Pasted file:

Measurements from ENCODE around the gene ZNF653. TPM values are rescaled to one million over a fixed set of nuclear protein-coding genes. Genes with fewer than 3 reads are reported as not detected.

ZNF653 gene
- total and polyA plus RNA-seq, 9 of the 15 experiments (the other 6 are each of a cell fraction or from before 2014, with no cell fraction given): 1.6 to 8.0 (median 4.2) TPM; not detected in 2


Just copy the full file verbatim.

Measurements from ENCODE around the gene ZNF653. TPM values are rescaled to one million over a fixed set of nuclear protein-coding genes. Genes with fewer than 3 reads are reported as not detected.

ZNF653 gene
- total and polyA plus RNA-seq, 9 of the 15 experiments (the other 6 are each of a cell fraction or from before 2014, with no cell fraction given): 1.6 to 8.0 (median 4.2) TPM; not detected in 2